Figure 4. Comparison of image quality of CCD and CMOS sensors.
If one or more of the following questions can be answered with “yes,” then it is time to change to CMOS technology. This applies equally to existing systems and new systems to be developed:

  • Would I like to achieve an increase in the performance in my system by higher frame rates?
  • Would I like to achieve an increase in the performance to also be able to see more under difficult light conditions?
  • Does the heat generation in the camera present a problem? Does it have to be excessively cooled?
  • Are image artifacts such as visible lines, blooming, or smearing a problem?

What About Integration?

If the decision has been made to change the sensor technology, a couple of things should be kept in mind to ensure a quick and effective integration. The complete and highly complex sensor integration, including the optimization of the image quality, is part of the core know-how of the manufacturer, and already is established by the time you have the CMOS camera in your hands. In selecting a camera, the user only has to be concerned with the “exterior” points.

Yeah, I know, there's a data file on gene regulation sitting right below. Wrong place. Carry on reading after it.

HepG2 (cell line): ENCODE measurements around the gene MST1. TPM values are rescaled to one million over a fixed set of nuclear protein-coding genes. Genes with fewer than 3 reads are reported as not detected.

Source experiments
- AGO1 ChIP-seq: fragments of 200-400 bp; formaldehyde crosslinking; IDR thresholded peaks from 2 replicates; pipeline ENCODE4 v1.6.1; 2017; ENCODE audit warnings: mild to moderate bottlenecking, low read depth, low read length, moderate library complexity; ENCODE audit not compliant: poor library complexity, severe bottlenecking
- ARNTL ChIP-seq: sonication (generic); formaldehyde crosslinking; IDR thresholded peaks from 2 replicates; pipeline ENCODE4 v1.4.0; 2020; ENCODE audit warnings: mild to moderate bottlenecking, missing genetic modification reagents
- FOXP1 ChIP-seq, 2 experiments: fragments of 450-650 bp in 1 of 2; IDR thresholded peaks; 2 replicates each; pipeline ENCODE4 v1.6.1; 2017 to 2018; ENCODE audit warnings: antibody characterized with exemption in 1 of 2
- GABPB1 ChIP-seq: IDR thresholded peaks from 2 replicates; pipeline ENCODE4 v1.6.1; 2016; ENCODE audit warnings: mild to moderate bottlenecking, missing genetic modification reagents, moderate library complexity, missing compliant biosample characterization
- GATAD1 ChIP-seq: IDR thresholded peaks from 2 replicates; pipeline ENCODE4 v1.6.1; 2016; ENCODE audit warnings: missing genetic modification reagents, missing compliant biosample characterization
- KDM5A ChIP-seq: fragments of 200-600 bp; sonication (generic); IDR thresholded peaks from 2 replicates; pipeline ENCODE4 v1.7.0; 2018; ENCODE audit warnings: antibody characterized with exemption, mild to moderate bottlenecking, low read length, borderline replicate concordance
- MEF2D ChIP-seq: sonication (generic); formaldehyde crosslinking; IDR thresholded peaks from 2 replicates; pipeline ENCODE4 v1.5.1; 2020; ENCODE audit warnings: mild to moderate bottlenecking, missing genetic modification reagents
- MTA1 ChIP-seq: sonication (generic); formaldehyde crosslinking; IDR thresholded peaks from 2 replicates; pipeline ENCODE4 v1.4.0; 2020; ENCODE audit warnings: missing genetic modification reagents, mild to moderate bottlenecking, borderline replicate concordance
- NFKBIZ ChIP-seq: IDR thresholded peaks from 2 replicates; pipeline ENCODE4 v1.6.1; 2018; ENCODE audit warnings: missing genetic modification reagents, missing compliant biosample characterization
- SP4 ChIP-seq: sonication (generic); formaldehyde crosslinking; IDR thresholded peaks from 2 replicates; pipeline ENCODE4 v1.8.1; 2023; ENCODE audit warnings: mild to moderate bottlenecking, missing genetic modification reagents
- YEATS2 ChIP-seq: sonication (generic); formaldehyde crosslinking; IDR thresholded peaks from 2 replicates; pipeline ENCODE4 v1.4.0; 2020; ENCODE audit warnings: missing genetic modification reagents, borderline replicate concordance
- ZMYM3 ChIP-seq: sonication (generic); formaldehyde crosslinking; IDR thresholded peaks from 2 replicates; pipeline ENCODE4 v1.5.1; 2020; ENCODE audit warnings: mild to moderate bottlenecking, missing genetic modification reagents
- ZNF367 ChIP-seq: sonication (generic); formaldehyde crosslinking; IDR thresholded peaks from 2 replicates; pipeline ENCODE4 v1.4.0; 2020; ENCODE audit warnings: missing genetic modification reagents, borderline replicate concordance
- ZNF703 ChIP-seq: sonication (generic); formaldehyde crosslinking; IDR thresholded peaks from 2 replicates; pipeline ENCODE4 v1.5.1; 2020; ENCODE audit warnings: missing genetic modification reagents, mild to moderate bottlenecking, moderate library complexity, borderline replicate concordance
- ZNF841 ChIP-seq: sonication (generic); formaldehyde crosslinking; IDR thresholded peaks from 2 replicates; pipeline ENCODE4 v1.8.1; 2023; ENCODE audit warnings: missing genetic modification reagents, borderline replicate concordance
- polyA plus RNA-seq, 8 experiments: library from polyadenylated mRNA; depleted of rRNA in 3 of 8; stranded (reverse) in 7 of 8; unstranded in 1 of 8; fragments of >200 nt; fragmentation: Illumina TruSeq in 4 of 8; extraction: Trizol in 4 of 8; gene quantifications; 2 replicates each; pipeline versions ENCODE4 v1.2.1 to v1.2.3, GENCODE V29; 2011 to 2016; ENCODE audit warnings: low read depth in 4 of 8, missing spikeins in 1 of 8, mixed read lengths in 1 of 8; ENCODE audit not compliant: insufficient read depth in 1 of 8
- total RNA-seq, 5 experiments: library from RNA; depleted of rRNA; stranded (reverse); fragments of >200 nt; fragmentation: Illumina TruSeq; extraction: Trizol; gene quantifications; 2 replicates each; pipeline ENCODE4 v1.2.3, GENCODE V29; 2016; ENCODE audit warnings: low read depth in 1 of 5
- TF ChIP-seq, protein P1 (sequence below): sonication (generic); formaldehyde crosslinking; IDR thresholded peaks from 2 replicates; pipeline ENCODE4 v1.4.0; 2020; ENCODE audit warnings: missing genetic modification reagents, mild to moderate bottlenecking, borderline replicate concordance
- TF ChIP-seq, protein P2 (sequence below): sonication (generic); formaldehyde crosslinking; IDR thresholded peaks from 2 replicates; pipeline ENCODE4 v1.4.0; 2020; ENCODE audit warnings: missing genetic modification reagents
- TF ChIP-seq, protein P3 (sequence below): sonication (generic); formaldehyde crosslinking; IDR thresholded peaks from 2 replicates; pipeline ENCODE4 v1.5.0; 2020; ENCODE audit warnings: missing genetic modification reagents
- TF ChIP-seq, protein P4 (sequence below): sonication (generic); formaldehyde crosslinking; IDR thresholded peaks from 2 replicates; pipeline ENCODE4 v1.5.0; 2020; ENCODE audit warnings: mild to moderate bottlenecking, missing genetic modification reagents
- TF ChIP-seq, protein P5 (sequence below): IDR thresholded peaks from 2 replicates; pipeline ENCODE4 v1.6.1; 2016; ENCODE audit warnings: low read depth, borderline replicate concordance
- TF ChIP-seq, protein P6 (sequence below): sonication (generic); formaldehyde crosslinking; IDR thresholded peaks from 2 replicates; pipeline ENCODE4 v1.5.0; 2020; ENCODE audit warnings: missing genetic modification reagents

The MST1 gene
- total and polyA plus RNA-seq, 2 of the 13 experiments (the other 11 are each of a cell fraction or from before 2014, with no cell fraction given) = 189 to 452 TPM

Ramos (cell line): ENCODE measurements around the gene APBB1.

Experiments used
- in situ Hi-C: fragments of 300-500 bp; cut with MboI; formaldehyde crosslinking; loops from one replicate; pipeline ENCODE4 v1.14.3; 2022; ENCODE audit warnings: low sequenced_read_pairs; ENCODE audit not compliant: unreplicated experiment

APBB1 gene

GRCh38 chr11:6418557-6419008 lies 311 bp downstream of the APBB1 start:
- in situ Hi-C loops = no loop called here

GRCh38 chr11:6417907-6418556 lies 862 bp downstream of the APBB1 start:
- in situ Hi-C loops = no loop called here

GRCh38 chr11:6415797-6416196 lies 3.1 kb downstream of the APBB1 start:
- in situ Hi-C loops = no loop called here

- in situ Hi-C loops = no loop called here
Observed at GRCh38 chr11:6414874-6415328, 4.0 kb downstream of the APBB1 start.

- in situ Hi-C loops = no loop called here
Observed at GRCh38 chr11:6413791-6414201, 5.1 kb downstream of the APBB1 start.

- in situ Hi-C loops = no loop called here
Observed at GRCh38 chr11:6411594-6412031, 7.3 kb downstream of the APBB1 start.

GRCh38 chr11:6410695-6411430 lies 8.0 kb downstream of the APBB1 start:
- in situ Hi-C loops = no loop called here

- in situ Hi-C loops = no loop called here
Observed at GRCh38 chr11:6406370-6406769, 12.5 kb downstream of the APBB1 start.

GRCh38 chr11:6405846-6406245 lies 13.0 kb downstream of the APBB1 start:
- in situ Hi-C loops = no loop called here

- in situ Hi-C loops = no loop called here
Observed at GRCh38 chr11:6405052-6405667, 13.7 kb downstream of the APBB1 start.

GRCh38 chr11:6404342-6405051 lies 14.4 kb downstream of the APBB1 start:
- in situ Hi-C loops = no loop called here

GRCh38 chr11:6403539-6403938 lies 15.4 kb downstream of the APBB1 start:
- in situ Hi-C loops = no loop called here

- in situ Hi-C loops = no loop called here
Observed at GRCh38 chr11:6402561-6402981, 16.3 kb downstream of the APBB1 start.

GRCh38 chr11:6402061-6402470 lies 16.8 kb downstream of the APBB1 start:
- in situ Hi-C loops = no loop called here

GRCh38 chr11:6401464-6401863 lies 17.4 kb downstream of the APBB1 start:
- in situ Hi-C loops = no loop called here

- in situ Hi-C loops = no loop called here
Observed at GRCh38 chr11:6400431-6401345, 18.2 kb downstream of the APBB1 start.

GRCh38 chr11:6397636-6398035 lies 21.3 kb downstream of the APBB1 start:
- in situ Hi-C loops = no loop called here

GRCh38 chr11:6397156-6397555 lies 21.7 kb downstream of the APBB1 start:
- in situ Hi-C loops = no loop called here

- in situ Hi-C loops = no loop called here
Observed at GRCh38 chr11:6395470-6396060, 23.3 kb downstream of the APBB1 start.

Determine the right camera for the necessary resolution, sensor, and pixel size. In practice, resolution describes a measurement of how large the smallest possible distance between two lines or points may be so that they can still be perceived as separate from one another within the image. So what is meant when you read a data sheet and it states 2048 × 1088? This information refers to the number of image points (pixels) per line; in this case, 2048 pixels for the horizontal lines and 1088 pixels in the vertical lines of the image. Multiplied with one another the result is a resolution of 2,228,224 pixels, or 2.2 megapixels (million pixels, MP). A simple formula is used to determine which resolution is required for your application (See Figure 5).

Figure 5.